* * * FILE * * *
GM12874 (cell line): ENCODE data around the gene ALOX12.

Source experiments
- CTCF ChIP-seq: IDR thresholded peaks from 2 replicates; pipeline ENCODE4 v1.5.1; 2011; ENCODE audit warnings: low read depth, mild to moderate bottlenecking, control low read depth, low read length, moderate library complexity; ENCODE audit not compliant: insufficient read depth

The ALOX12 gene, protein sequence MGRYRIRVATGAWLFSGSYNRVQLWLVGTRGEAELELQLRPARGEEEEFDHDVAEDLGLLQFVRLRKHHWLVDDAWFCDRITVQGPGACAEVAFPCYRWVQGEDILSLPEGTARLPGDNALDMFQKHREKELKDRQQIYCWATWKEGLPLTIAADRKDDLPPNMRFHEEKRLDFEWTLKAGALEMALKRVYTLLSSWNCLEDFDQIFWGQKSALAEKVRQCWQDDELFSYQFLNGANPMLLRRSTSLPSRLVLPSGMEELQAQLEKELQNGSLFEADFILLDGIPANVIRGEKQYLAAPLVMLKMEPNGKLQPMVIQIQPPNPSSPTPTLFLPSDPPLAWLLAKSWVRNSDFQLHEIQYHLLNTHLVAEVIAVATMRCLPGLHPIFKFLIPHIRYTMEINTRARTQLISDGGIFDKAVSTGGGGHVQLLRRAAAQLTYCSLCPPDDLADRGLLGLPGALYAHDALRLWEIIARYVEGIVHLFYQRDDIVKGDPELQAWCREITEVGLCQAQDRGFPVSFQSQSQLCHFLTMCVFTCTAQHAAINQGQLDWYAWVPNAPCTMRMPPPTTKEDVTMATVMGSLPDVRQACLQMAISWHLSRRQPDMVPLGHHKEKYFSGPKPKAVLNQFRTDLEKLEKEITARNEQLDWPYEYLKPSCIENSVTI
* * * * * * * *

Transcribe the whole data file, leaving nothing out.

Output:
GM12874 (cell line): ENCODE data around the gene ALOX12.

Source experiments
- CTCF ChIP-seq: IDR thresholded peaks from 2 replicates; pipeline ENCODE4 v1.5.1; 2011; ENCODE audit warnings: low read depth, mild to moderate bottlenecking, control low read depth, low read length, moderate library complexity; ENCODE audit not compliant: insufficient read depth

The ALOX12 gene, protein sequence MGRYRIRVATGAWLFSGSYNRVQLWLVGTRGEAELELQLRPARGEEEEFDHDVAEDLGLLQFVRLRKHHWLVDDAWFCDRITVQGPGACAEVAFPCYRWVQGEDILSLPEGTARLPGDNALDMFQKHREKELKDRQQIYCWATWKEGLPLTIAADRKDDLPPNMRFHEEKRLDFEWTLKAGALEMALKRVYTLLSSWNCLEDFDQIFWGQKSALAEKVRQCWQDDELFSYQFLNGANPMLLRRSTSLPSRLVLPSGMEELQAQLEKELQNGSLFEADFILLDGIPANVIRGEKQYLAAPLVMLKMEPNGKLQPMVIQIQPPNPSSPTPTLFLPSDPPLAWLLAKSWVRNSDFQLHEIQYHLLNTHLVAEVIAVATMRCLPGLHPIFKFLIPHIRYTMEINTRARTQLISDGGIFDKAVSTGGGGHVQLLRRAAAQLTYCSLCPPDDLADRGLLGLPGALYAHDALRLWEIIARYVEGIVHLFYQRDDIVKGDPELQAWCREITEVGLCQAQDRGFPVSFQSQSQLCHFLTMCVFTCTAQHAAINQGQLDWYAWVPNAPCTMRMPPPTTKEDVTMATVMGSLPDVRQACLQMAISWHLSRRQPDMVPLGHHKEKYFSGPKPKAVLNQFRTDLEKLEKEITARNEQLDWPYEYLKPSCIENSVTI